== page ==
The fifth day was pencilled in as a photo session, but that didn't stop Greg and Jeff finding another mixed line to the left of the route they established on day one. Greg commented: 'This time when we reached the ledge, we went direct up the face above to reach a hanging ice section above a roof. The last pitch in its own right was world class!'

Our route on the North Face of Breitind., 186 kb
Our route on the North Face of Breitind.
© Greg Boswell

On day six, the pair planned to look at a route on the North Face of Breitind with the intention of backing off and going up earlier the next day for the ascent. Despite the climbing being hard and bold, they made some good time and height early on and decided to continue upwards. 'The climbing got harder the higher we went and the light started to fade,' Greg explained. 'The crux pitch was the second last pitch, and it was home to some very thin and delaminating ice alone with some bold and sustained mixed climbing. I led this pitch thinking it would be hard in its own right as a single pitch in Scotland, let alone 450m up a North Face in the fading light! That led us to the mother of all cornices, there was a moment when I thought we would fail, even though we were only 50m from the summit. It took all my courage and a whole lot of fighting the daemons in my head to commit to climbing that overhanging monster, 30m run-out from the belay. However, eventually I found myself on the summit with the aurora beaming above my head!'

The Aurora Borealis dances above after a hard day's climbing., 84 kb
The Aurora Borealis dances above after a hard day's climbing.
© Greg Boswell

The cherry on the cake came in the form of the third and last unclimbed ice line on Finnkona. Greg had spied this line years ago when he first read about Senja in a report on Ines Papert climbing Finnmannen. 'It was the rightmost of the three lines and we were super psyched to find a way directly up to and then up the ice on totally new terrain. The climbing was fun on the lower mixed sections, and then it stepped up a bit as it got overhanging and thin. I was pleased to find a passage through the steep roofs to reach the ice.'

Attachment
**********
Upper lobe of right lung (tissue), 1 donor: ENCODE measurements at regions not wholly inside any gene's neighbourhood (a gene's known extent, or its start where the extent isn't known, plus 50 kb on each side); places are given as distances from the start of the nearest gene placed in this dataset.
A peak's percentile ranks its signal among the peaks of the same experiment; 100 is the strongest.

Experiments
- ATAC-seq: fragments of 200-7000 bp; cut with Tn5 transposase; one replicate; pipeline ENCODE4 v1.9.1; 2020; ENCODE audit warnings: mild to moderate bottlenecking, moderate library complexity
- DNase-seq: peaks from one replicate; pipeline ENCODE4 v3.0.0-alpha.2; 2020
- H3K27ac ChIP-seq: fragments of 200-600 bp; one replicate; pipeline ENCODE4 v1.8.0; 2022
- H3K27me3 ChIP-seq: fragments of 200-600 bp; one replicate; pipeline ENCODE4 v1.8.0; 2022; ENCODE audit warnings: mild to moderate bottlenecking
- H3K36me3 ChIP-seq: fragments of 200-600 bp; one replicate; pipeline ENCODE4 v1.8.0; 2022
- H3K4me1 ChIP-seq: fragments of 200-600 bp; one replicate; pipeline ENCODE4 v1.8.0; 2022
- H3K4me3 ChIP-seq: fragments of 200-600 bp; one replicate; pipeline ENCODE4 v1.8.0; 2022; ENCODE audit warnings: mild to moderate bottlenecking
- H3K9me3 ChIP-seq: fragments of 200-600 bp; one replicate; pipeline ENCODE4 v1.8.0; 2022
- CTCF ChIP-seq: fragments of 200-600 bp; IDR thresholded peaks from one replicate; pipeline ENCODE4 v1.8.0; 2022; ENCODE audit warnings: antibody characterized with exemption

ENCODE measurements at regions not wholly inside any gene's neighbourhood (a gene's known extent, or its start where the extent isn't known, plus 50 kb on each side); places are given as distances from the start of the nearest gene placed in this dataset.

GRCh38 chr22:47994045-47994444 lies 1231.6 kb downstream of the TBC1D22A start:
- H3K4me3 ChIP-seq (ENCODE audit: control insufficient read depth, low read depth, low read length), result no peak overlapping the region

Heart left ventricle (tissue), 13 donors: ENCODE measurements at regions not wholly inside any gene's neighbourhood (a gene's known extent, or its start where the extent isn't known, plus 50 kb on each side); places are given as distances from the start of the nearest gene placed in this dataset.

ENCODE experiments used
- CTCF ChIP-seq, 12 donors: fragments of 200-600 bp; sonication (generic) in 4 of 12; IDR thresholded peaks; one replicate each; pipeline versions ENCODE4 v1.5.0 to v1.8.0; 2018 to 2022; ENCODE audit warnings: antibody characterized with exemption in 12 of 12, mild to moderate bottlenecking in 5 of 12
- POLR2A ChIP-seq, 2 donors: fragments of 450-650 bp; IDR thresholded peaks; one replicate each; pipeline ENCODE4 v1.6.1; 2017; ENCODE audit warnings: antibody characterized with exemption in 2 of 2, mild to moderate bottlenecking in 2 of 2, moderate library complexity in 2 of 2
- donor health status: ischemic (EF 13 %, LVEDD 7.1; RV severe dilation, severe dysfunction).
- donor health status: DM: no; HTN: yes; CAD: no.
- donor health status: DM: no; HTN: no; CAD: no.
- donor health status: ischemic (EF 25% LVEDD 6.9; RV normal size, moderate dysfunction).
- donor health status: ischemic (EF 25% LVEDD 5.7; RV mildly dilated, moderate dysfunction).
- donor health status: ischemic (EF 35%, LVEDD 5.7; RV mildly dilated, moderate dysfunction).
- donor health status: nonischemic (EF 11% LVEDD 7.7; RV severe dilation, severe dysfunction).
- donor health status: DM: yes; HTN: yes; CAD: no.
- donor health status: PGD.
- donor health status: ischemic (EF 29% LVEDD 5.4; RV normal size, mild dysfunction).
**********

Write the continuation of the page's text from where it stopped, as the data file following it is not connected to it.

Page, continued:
Greg and Jeff's line on Finnkona., 198 kb
Greg and Jeff's line on Finnkona.
© Greg Boswell

Greg waxed lyrical about the quality climbing on Senja, and has vowed to return. He told us:

'We found a paradise for climbers that have an ambition for new routing in the winter. The terrain and mountains were ideal for everything from steep mixed test pieces, big alpine north faces or even 5 metre-thick immaculate ice falls! What more could you ask for! The conditions were perfect for winter ascents and the route potential was unlimited!'

He added:

'The place is unreal, and we only scratched the surface of what it has to offer. You could do a new route there every day for years and there'd still be cool stuff to climb. Plus the beauty of the place alone is worth another visit!'

Greg is sponsored by: Deuter, Edelweiss, Grivel, Leki, Rab, Scarpa and Suunto

Jeff is sponsored by: La Sportiva, Lowe Alpine, Petzl, Rab and Totem